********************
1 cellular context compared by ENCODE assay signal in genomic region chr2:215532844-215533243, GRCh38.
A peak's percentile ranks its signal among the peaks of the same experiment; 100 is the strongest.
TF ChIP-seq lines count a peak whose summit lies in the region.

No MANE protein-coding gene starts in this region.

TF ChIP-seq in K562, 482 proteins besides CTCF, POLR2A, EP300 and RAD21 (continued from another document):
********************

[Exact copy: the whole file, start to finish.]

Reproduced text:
1 cellular context compared by ENCODE assay signal in genomic region chr2:215532844-215533243, GRCh38.
A peak's percentile ranks its signal among the peaks of the same experiment; 100 is the strongest.
TF ChIP-seq lines count a peak whose summit lies in the region.

No MANE protein-coding gene starts in this region.

TF ChIP-seq in K562, 482 proteins besides CTCF, POLR2A, EP300 and RAD21 (continued from another document):